For many women's rights activists, while the issue is at core about women's health, it also has serious social implications. Dr Durga Pokharel, chairperson of the newly formed National Women's Commission Dr. Durga Pokharel supports conditional legalisation of abortion. In her personal view, legalising abortion helps save lives, and also the social position of thousands of women across the country. In the case of pregnancy resulting from rape or incest, particularly among single young women, she says, "The present law further victimises unprotected women, and at the same time our lopsided definition of character-one for women, another for men-makes it impossible for a woman to live in this society if she abides by the law and decides to keep her foetus."
Better-off urban women can afford to pay Rs 7,000 to Rs 10,000 for an illegal-but relatively safe-abortion in the early stages of pregnancy at a private Kathmandu clinic. Bimala, a domestic help, had her pregnancy from her employer's son terminated in the seventh month at a private maternity hospital in the capital. Her employer paid Rs 30,000. Women like Bimala are lucky. Young and poor rural women are forced into the hands of quacks whose dangerous treatments-inserting sticks, shards of glass or cow dung into the vagina-can perforate organs and cause haemorrhaging, gangrene and sterility.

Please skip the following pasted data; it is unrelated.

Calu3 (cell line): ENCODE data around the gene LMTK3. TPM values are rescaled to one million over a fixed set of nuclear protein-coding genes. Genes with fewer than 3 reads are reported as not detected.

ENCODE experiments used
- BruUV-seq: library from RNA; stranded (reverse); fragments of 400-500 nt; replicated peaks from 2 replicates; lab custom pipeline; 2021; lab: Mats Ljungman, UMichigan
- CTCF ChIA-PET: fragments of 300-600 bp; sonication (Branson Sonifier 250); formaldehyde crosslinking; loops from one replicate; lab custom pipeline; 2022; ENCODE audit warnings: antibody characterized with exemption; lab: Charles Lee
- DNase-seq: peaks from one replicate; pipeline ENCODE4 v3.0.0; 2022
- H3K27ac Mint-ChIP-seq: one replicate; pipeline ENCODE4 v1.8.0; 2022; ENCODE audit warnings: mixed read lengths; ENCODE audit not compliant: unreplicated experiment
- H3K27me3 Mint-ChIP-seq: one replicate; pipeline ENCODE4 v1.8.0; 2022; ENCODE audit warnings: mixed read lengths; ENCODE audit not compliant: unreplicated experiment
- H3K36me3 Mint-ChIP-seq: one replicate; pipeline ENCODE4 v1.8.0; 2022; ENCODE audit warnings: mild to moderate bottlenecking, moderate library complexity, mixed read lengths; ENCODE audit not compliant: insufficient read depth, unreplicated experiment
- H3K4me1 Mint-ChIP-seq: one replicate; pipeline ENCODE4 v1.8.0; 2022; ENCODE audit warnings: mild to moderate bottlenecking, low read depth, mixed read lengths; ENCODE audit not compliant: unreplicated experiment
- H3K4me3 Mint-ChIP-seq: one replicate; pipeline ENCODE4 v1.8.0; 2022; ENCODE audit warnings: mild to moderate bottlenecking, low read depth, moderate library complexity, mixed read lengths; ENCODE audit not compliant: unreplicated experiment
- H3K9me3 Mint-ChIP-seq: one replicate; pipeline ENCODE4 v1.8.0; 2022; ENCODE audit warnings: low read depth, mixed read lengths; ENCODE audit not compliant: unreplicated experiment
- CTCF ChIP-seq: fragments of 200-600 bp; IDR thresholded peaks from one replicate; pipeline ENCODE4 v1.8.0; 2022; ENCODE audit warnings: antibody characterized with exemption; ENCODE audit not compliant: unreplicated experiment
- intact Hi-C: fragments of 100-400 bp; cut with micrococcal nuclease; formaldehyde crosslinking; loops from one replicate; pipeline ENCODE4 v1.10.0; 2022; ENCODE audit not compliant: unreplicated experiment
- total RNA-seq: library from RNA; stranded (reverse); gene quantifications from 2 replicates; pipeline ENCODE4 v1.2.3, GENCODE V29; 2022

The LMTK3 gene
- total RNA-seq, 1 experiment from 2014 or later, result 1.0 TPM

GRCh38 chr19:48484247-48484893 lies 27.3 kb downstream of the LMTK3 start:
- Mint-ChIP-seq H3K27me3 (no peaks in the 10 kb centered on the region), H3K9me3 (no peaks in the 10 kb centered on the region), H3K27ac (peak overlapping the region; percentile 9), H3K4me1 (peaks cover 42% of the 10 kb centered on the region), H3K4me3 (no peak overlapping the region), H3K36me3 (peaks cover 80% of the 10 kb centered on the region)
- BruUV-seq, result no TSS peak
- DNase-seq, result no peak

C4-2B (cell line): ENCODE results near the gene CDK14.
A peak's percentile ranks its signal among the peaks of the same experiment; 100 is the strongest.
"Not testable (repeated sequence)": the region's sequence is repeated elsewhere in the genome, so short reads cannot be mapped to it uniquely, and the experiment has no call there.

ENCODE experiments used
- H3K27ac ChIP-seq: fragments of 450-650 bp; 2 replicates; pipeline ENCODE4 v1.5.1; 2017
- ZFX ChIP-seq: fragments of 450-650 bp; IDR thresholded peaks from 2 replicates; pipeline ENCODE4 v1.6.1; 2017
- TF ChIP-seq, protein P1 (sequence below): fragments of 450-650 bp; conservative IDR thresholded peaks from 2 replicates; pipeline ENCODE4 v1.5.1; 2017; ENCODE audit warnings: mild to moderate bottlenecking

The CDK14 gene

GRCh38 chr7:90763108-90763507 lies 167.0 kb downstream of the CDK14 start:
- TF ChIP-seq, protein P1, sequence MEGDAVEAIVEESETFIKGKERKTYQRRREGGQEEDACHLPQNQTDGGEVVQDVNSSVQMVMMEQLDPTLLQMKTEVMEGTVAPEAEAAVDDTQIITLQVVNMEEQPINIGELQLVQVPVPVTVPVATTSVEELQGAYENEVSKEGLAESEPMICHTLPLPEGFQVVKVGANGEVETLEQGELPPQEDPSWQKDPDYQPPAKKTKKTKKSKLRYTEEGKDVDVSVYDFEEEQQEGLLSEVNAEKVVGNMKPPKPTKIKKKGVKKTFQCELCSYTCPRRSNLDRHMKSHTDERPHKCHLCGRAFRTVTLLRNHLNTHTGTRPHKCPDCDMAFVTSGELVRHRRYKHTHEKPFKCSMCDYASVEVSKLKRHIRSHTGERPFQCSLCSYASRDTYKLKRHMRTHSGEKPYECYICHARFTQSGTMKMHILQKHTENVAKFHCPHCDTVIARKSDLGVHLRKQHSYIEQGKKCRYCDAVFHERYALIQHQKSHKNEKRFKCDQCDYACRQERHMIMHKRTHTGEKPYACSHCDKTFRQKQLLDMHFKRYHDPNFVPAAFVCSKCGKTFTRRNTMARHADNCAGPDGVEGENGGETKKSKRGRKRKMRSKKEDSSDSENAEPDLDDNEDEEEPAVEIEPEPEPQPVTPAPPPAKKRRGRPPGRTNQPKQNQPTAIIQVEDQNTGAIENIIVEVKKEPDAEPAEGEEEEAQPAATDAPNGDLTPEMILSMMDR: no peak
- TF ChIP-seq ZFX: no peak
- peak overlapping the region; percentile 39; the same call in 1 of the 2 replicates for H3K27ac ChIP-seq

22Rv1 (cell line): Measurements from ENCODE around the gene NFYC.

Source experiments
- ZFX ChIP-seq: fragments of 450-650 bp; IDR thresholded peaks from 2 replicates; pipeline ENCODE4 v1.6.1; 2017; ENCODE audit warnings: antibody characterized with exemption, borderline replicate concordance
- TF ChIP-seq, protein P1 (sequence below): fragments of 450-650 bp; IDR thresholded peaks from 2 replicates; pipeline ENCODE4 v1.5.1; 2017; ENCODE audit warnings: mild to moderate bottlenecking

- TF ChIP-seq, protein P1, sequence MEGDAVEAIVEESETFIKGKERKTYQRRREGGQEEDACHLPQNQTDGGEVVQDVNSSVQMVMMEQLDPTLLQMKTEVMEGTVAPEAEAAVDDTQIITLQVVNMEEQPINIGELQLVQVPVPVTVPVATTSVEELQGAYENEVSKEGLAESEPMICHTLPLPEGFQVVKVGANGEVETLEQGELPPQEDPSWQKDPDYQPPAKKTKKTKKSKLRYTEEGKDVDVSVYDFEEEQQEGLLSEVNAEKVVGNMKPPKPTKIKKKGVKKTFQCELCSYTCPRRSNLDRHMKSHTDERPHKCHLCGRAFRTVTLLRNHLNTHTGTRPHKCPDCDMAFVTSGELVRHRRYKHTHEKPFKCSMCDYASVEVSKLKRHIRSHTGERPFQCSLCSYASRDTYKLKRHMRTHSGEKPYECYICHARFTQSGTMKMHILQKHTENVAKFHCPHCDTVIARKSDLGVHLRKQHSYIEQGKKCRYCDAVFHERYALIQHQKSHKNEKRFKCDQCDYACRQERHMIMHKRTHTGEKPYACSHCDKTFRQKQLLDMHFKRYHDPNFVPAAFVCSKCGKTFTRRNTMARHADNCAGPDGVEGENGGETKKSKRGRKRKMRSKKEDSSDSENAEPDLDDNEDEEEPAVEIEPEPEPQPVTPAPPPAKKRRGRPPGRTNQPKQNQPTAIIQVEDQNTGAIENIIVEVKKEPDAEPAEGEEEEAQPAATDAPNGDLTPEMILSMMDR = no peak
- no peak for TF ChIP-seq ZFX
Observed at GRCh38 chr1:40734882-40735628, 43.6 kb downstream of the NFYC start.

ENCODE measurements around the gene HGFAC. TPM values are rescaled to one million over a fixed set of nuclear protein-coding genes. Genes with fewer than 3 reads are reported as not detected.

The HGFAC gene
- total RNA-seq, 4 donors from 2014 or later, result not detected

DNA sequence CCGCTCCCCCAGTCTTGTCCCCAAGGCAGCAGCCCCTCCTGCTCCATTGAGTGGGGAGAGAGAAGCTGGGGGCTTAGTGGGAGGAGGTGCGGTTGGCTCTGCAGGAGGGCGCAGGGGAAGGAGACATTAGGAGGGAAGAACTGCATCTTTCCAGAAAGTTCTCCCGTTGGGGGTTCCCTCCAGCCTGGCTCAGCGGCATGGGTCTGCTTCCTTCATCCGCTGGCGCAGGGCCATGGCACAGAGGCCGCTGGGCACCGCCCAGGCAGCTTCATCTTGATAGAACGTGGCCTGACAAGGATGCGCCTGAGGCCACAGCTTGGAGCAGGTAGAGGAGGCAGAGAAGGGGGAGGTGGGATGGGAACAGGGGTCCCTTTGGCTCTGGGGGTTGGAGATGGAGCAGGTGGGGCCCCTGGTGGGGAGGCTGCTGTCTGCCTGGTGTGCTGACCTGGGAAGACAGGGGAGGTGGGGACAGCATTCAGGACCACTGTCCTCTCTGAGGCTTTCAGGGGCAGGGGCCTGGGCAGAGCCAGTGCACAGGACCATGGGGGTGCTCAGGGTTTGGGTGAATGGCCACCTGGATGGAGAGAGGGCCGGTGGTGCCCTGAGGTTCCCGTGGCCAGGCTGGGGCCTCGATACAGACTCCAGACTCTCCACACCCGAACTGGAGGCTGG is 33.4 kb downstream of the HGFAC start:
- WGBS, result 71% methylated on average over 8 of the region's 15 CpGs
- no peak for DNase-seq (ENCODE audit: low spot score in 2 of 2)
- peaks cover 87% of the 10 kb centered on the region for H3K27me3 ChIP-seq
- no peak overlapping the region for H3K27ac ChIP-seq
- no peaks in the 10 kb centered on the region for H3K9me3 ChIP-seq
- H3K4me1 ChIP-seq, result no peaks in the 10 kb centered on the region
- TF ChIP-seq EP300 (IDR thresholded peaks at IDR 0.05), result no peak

Those lucky to escape with their lives risk harsh prison sentences. A 1997 nationwide prison survey found nearly 100 women, one in five female prisoners, incarcerated for abortion. A study by the US-based Centre for Reproductive Law and Policy (CRLP) and Kathmandu's Forum for Women, Law and Development (FWLD) found that many such jailed women had no legal representation. An FWLD study report, scheduled to be made public later this month, is damming about the unbending attitude of the court judges all over Nepal on women facing charges of infanticide and abortion. A study covering the period from 1979-1999 found that 68 percent of women facing these charges were convicted, though in 75 percent of the cases, the judges used their discretionary power to reduce punishment on the grounds that the infanticide and abortion was done to avoid "social stigma".